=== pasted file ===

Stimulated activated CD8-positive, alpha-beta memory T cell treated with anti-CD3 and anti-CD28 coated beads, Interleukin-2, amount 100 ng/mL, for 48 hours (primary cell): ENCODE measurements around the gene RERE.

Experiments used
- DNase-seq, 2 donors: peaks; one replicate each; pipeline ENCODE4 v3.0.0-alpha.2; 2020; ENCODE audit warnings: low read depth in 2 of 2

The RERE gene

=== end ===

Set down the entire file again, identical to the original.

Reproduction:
Stimulated activated CD8-positive, alpha-beta memory T cell treated with anti-CD3 and anti-CD28 coated beads, Interleukin-2, amount 100 ng/mL, for 48 hours (primary cell): ENCODE measurements around the gene RERE.

Experiments used
- DNase-seq, 2 donors: peaks; one replicate each; pipeline ENCODE4 v3.0.0-alpha.2; 2020; ENCODE audit warnings: low read depth in 2 of 2

The RERE gene